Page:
SpaceX is poised to launch its first astronauts into space this spring: Bob Behnken and Doug Hurley.
Their flight on the company’s Crew Dragon spaceship will mark the first time an American spacecraft has carried NASA astronauts since the Space Shuttle program ended in 2011.
Behnken and Hurley’s liftoff is expected to launch a new era of US spaceflight, since it will allow NASA to stop relying on Russian launch systems to get astronauts into space. It will probably also make the two astronauts the first to ever fly a commercial spacecraft.
“Bob and I were lucky enough to be selected together,” Hurley told The Atlantic in September. “As we get closer to launch, things in the last year have actually been pretty hectic. We’ve been spending increasing amounts of time in California, because that’s where most of the work is being done for Dragon.”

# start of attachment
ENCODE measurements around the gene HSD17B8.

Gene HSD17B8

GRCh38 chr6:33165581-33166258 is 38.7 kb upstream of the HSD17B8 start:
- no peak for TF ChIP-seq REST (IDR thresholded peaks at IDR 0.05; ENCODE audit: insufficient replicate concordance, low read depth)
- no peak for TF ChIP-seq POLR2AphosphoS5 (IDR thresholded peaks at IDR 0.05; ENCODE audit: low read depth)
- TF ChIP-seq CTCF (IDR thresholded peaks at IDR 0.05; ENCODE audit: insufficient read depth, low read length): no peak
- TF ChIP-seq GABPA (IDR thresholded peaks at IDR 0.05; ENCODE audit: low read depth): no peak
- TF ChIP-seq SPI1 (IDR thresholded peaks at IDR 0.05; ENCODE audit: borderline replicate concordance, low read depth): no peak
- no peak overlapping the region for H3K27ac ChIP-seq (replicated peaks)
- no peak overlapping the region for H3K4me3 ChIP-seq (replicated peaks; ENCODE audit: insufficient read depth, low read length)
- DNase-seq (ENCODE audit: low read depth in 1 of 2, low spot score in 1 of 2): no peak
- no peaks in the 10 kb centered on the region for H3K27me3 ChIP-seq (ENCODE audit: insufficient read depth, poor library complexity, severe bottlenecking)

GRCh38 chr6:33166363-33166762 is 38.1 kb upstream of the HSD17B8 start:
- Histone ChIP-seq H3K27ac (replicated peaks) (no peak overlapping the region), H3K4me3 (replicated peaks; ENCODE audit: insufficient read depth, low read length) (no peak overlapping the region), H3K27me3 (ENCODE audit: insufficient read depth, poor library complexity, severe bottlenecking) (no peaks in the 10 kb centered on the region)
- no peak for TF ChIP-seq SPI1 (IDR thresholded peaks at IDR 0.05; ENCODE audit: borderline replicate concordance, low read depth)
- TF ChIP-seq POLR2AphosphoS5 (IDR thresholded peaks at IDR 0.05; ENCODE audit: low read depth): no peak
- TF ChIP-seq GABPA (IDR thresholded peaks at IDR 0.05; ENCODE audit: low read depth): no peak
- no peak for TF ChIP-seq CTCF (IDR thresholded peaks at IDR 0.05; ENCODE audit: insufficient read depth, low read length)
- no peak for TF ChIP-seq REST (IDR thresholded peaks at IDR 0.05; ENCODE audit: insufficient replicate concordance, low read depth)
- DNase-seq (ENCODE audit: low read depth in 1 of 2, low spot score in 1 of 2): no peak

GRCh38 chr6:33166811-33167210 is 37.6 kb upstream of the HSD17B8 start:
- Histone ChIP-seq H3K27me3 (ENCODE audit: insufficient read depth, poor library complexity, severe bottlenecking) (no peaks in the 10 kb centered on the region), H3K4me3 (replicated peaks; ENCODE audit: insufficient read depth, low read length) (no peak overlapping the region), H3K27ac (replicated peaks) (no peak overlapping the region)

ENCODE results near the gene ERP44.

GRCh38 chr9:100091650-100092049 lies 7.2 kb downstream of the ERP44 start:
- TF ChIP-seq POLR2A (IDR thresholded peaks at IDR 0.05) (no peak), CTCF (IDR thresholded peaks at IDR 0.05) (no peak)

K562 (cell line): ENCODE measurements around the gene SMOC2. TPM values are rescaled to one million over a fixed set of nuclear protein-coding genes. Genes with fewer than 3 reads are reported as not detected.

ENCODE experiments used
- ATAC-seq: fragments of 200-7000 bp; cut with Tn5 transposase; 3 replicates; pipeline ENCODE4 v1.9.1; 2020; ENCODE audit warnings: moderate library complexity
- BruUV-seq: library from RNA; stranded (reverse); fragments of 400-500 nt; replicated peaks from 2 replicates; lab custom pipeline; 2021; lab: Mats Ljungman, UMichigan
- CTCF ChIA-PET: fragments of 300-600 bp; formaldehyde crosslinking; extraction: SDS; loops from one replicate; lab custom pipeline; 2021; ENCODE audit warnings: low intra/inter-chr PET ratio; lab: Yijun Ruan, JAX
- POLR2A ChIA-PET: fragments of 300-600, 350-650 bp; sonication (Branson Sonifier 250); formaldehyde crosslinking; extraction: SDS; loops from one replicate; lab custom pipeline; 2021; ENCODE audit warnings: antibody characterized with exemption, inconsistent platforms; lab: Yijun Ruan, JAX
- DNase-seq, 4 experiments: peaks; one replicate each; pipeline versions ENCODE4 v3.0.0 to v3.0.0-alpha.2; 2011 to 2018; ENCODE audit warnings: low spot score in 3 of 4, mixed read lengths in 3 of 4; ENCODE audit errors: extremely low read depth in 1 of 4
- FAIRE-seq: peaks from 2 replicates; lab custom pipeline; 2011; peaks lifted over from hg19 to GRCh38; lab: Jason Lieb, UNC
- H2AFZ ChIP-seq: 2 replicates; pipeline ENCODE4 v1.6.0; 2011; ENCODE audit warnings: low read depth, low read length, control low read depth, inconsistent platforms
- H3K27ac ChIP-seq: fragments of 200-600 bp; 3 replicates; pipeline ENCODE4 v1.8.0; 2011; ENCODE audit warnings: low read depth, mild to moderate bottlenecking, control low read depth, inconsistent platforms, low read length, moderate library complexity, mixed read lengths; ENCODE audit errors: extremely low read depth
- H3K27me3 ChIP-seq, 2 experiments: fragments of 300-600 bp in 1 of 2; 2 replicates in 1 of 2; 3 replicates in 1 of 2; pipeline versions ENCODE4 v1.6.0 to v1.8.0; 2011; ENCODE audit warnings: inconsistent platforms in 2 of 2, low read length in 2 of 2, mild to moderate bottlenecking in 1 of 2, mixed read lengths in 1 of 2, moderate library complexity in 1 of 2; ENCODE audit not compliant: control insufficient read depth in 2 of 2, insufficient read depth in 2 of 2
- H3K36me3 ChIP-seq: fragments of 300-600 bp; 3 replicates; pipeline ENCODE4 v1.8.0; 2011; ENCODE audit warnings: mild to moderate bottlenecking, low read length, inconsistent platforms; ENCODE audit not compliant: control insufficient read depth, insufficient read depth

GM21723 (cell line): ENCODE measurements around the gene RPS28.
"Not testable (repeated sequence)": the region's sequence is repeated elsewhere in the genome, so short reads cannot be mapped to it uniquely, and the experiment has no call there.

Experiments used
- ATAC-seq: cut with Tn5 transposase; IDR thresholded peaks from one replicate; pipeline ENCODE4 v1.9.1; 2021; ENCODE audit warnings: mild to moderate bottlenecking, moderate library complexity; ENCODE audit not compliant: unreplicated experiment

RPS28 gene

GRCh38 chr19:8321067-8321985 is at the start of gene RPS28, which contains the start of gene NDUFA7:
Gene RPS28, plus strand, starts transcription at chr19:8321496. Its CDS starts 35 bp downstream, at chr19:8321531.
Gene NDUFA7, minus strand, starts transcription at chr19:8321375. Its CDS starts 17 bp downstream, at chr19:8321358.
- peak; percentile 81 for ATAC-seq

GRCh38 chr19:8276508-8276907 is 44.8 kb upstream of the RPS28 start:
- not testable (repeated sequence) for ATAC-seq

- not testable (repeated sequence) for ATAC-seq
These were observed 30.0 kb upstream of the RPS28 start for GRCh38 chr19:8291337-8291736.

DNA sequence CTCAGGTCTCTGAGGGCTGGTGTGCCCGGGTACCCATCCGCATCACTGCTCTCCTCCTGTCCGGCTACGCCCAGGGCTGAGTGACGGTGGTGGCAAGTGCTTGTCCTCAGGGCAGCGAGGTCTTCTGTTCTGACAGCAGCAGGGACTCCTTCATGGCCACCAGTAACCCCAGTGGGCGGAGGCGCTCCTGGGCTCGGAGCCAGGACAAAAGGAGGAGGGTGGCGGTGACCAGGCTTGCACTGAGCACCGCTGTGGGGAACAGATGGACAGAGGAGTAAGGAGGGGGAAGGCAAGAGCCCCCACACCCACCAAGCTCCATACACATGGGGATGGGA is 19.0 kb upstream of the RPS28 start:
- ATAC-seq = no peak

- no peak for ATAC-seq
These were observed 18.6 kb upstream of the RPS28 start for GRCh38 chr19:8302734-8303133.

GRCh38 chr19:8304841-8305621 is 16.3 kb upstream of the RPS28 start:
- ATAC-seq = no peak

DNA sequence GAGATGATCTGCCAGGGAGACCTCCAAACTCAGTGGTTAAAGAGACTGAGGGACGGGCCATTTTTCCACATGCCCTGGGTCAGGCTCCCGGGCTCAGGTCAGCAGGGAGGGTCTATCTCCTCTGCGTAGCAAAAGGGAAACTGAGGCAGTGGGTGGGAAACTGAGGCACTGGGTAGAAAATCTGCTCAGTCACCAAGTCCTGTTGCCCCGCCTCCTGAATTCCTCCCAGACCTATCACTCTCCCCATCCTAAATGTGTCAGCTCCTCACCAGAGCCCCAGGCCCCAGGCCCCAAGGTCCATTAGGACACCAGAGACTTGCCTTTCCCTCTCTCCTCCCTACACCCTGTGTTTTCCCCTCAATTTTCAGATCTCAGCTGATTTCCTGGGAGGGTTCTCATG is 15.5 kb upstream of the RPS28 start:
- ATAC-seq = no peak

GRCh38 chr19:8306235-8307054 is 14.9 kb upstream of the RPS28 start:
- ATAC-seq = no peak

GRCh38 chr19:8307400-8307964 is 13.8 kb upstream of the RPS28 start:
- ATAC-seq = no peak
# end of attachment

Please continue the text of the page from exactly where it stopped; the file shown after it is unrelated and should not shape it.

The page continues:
In preparation, they’ve run through emergency procedures, undergone extensive training the Crew Dragon’s mechanisms, worn their new spacesuits, and met with SpaceX CEO Elon Musk.
“People to a degree think it’s pretty glamorous to be able to go into space, but it’s actually like a messy camping trip,” Hurley told Reuters in June.
Here’s how the astronauts were selected and how they’re preparing to fly Crew Dragon to the space station.